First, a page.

Grizzly and the New Atmosphere Comet Framework: Q&A with Project Lead Jean-Francois Arcand

| by Dio Synodinos on Jun 20, 2008. Estimated reading time: 6 minutes |

The Grizzly framework is used in multiples products like GlassFish, Sailfin, RESTlet, OpenESB and many more, where it enables developers to write scalable server applications, by leveraging the Java New I/O API (NIO). Atmosphere, an evolution of Grizzly, is a POJO based framework that aims to bring Comet to the masses. Jean-Francois talks to InfoQ about this new development.

InfoQ: Jean-Francois could you describe to us the benefits of using a framework like Grizzly and what are the common ways you see people deploying it?

Jean-Francois Arcand (JFA): Writing scalable client or server side applications is not an easy task. The benefit of using Grizzly framework is that you can create such powerful applications without having to deal with low level NIO concept. Grizzly allow you to write such application in a very simplistic way, helping speeding up the time required to develop client/server side applications. The Grizzly community is also really active, answering questions and fixing issues really fast, making the development experience really smooth. An active community is always a plus for any open source project, and over years we have grown and learned a lot from our community.

InfoQ: In the newly released version 1.8, the Grizzly framework packs various modules that can co-exist or be installed independently. Could you give us a short description of these modules and a brief architectural overview of the current release?

JFA: Grizzly modules can be separated into two categories: The NIO Framework and its extension. The NIO framework can be used to build powerful server side application. As an example, I've worked with Ericsson (via the Sailfin project) to implement the SIP protocol support on top on the Grizzly framework module. The SIP protocol support TLS, UDP and TCP as transport, so they only viable solution was to use the framework. Another example is the Sun's Shared Shell product, which also build on top of Grizzly Framework. The second category is what I call the embeddable component like the http, jruby and comet extension. Those can be used directly or can be embedded. A good example is GlassFish v3, which build on top of the http module. We also have an experimental half baked Servlet Container (not finished) that can be used for testing purpose (ex: with junit). Project Jersey is using it for their automated testing, and so far it proved to be quite useful as a very tiny Servlet-like container.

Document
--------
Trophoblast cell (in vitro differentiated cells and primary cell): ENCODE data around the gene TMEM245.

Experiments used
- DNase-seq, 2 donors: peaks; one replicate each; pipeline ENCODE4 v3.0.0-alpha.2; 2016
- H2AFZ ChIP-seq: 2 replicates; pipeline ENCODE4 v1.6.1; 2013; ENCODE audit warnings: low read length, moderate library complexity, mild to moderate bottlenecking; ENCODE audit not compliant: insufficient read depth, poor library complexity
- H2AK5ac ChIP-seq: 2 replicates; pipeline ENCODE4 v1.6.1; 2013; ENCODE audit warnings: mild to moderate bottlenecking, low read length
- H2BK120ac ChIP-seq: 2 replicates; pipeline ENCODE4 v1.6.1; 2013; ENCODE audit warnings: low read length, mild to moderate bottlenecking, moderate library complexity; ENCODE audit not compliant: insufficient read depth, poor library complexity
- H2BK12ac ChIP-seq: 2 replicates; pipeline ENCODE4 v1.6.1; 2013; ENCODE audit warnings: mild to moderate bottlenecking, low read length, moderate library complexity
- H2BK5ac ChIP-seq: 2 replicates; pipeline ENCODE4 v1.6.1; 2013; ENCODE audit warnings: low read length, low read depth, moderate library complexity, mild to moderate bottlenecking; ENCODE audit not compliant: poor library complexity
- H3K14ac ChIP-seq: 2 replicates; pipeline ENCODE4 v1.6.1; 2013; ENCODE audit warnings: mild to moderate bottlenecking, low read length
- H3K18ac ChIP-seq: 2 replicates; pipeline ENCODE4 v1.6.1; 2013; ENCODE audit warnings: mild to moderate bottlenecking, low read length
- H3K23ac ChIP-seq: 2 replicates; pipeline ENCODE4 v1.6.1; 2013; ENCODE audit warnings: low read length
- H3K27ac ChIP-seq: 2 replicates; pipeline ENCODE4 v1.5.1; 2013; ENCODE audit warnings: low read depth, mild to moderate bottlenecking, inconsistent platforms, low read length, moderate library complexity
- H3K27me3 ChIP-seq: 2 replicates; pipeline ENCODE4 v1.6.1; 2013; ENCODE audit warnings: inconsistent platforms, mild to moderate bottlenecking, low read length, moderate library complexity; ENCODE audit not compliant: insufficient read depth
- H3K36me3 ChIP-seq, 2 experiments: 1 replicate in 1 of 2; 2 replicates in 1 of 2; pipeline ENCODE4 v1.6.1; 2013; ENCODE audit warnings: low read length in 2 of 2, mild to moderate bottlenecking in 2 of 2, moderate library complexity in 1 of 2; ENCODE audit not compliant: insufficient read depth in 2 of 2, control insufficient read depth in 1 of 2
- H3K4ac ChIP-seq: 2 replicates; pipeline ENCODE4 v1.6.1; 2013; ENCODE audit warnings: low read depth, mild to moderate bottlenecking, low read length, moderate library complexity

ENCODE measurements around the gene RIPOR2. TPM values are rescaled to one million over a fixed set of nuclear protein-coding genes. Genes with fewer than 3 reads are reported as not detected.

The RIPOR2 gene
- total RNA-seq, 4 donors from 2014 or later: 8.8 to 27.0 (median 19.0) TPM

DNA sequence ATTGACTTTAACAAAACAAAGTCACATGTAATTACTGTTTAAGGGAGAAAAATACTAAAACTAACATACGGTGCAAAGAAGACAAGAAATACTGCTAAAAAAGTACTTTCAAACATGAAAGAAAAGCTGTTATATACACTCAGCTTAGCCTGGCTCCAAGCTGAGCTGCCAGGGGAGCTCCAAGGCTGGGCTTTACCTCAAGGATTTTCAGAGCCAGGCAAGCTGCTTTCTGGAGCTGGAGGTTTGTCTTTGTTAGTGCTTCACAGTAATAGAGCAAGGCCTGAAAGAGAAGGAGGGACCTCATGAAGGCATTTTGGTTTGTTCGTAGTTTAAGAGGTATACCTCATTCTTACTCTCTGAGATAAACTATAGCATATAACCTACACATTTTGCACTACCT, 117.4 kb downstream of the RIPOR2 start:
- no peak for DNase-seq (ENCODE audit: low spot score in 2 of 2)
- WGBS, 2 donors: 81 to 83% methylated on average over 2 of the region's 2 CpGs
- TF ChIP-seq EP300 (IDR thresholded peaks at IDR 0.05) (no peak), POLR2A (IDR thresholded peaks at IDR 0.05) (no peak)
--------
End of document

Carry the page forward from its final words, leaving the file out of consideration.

InfoQ: Grizzly is used in many other open source projects, both inside of Sun Microsystems and outside, the most prominent being the GlassFish Application Server. Could you give use some other examples that best demonstrate the power of the framework?

JFA: With open source, it is always a challenge to find who is using your stuff. The one I know are: (Outside Sun), RESTlet, Jetty, Alt-mobile, Mediafed/blog-city, T-mobile, Yahoo Brazil, Bindows Ajax Framework etc. (Inside Sun) GlassFish, JXTA, Phobos, JavaCaps open-esb http binding, Jersey, GlassFish v3 Grail implementation, Netbeans, Sailfin, Sun Shared Shell, Sun Instant Messenger, The GlassFish JRuby gems build on top of our Grizzly's JRuby on Rail extension. Grizzly Comet is supported by ICEFaces and DWR for the client side. We have probably many more, they just don't tell us :-)

InfoQ: How do you see Grizzly with respect to competition from Tomcat or Jetty?

JFA: The main difference between Grizzly and Tomcat/Jetty is really that they  fully support the Servlet 2.5 specification, where Grizzly isn't (yet :-)). Where Grizzly competes is for the embedded space. I think there is really a need to have a small http runtime that can be easily customized. I think this is where Grizzly can be a good alternative to Jetty/Grizzly (smaller, easier to extends, etc.) Jetty is leading that space, but we are seeing more and more application switching from Jetty to Grizzly. One advantage Grizzly's have is its asynchronous request processing mechanism, that can be customized at the http level. That mechanism seems to be quite popular for writing tiny asynchronous proxy. Grizzly http extension allows you to write Comet based application without the need for Servlet support, which is sometimes required.